Fake news and hoaxes have found the ideal ecosystem for disseminating on the Internet and in instant messaging applications. Research papers, such as the one published in the 2018 Health Policy and Technology magazine, have shown how fake news can pose a threat to public health.
Likewise, an article published in the BMJ magazine pointed out the characteristics of what is known as denialism, that is on occasions, the prelude to disinformation; that is,identification of conspiracies; use of false experts; selectivity of citation; creation of impossible expectations of research; misrepresentation and logical fallacies and manufacture of doubt.
A time of global health crisis, of fighting the SARS-CoV-2 virus, can become the perfect scenario for the spread of health hoaxes
Beyond the ethical limits of spreading false news, there are numerous examples that show how the dissemination of hoaxes in the health field pose a threat to public health. One of the most obvious examples is the false but widespread idea of the supposed relationship between vaccination and autism spectrum disorder.
Thus, at a time of global health crisis, of fighting the SARS-CoV-2 virus, can become the perfect scenario for the spread of health hoaxes. For this reason, the NoRumourHealth project has been working since last year to fight against disinformation in health and its consequences in the population over 65 years of age. We are working on the design of an application for mobile, although at the moment, following the health recommendations, we have postponed all our activities until the situation returns to normal.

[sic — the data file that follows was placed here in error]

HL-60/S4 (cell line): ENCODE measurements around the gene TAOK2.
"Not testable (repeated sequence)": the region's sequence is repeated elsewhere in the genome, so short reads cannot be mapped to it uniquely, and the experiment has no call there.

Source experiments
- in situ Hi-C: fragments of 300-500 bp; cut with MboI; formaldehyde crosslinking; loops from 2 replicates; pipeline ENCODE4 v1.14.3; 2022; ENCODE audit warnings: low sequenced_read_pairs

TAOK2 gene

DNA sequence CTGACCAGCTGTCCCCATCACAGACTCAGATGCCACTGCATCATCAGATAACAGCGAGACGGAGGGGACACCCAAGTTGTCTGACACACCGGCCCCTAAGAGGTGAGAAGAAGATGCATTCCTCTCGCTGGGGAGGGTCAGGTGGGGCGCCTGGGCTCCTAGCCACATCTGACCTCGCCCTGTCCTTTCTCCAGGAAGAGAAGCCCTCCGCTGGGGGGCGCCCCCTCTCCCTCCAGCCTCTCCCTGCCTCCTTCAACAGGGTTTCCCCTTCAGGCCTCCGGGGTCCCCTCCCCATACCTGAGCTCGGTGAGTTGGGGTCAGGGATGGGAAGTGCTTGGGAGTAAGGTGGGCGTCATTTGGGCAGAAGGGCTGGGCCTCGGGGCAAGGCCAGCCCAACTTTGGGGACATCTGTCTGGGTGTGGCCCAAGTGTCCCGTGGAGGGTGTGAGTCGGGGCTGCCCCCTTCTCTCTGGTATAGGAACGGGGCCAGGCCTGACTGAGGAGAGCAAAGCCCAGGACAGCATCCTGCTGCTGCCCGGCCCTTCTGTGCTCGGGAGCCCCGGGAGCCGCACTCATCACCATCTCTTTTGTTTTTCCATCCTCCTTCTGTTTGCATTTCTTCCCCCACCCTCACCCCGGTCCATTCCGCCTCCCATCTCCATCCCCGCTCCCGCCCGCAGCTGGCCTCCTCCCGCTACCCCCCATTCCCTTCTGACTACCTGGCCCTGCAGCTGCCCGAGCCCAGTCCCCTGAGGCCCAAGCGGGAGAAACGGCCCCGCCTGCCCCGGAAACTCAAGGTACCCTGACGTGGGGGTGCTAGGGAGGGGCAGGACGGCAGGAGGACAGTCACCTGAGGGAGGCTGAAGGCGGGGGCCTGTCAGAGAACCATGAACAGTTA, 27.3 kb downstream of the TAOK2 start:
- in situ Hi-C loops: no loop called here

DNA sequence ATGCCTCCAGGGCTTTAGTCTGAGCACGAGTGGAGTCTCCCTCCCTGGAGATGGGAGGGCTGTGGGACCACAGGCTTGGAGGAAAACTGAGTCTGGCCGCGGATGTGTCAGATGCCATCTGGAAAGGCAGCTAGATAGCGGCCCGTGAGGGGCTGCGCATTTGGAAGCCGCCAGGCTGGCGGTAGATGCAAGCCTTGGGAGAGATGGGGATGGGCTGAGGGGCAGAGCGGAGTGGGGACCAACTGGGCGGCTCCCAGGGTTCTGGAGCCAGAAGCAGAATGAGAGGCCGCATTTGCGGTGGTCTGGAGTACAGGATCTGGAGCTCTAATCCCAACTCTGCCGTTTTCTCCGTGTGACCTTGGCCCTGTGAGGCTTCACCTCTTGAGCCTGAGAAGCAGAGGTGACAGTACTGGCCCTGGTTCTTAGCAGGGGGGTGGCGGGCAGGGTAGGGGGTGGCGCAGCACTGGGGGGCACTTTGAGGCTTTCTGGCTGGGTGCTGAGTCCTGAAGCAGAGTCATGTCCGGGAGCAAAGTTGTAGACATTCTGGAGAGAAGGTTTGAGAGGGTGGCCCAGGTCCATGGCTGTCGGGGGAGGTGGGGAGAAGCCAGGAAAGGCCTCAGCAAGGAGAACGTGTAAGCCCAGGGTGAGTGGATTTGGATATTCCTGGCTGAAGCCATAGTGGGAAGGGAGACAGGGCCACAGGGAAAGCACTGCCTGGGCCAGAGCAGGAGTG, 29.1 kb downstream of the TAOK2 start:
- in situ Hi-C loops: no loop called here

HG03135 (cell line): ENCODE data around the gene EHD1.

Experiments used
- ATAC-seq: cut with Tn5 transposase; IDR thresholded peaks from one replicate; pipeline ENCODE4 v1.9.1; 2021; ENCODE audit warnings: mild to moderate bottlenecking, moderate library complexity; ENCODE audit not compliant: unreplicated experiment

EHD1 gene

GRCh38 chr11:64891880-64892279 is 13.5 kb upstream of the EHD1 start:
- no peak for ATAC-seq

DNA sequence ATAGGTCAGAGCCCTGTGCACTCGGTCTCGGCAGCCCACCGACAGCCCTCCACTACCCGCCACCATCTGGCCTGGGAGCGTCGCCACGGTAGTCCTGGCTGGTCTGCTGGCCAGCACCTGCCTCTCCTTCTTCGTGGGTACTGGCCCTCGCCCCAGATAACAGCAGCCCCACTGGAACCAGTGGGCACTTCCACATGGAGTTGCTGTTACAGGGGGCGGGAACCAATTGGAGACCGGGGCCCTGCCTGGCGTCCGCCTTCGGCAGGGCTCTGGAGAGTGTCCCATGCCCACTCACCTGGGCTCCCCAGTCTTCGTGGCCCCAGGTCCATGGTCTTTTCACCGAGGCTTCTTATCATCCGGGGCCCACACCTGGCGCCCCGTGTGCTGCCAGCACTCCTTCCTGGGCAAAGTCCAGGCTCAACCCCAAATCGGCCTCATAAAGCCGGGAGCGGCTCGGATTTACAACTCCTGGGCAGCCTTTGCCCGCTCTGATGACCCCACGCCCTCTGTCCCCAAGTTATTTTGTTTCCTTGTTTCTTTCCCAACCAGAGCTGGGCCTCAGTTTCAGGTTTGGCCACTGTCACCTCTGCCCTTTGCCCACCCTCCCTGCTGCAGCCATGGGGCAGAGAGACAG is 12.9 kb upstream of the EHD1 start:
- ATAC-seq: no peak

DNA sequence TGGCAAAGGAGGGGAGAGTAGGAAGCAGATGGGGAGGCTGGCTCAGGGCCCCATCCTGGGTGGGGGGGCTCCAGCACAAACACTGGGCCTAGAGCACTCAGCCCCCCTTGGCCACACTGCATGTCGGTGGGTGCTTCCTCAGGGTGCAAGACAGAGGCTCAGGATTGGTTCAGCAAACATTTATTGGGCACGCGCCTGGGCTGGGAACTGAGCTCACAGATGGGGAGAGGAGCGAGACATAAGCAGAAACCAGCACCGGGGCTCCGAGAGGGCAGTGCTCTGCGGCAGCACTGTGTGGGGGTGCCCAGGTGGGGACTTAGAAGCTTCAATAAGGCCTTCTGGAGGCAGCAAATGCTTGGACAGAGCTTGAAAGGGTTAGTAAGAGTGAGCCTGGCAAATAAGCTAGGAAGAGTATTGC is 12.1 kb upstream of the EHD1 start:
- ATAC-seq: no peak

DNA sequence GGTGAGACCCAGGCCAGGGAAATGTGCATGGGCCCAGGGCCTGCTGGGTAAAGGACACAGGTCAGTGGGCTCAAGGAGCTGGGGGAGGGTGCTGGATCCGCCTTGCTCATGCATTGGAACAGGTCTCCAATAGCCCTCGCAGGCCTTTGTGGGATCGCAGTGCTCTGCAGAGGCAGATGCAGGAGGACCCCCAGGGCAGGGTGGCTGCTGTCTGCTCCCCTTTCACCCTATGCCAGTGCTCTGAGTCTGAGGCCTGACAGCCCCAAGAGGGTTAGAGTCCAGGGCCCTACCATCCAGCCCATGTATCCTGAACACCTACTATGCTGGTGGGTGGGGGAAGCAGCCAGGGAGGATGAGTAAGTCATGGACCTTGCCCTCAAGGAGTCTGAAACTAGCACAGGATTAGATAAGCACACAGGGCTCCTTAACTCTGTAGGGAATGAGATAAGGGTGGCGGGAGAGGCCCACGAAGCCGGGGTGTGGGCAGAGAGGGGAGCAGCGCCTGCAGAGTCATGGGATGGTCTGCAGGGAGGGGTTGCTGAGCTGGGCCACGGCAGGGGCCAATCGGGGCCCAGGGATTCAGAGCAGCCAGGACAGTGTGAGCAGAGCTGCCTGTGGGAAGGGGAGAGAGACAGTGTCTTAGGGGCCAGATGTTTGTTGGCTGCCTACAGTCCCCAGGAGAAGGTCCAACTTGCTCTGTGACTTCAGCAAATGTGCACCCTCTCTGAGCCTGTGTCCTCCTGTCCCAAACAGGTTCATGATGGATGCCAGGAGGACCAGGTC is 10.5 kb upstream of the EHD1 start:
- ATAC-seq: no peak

People over 65: a sector of the population especially sensitive to disinformation
A research published by the European Research Council, carried out in the United States during the 2016 presidential election campaign, revealed that users over 65 are most likely to share fake news. In fact, this population group shared on average up to seven times more content from fake domains than the youngest population.
The difficulty in fighting disinformation is that recent research published in the magazine Health Communication in 2018 shows that taking down hoaxes, once they have been taken for granted, is more complex than simply offering evidence that the information was wrong. Furthermore, the fact that a news item is perceived as true or false depends more on psychological factors than on scientific education and culture. Thus, previous research shows that for false beliefs to be effectively dismantled, correction must be done instantly and in such a way that the user does not feel that his world view is threatened, as it is concluded by research published in Memory and Cognition in 2014.
No Rumour Health is an international project coordinated by ScienceFlows from la UVEG in which also participate Instituto Salud sin Bulos(Spain), FyG Consultores(Spain), Danmar Computers (Poland) and European Pathfinders (Grece).Translation: Amaia Crespo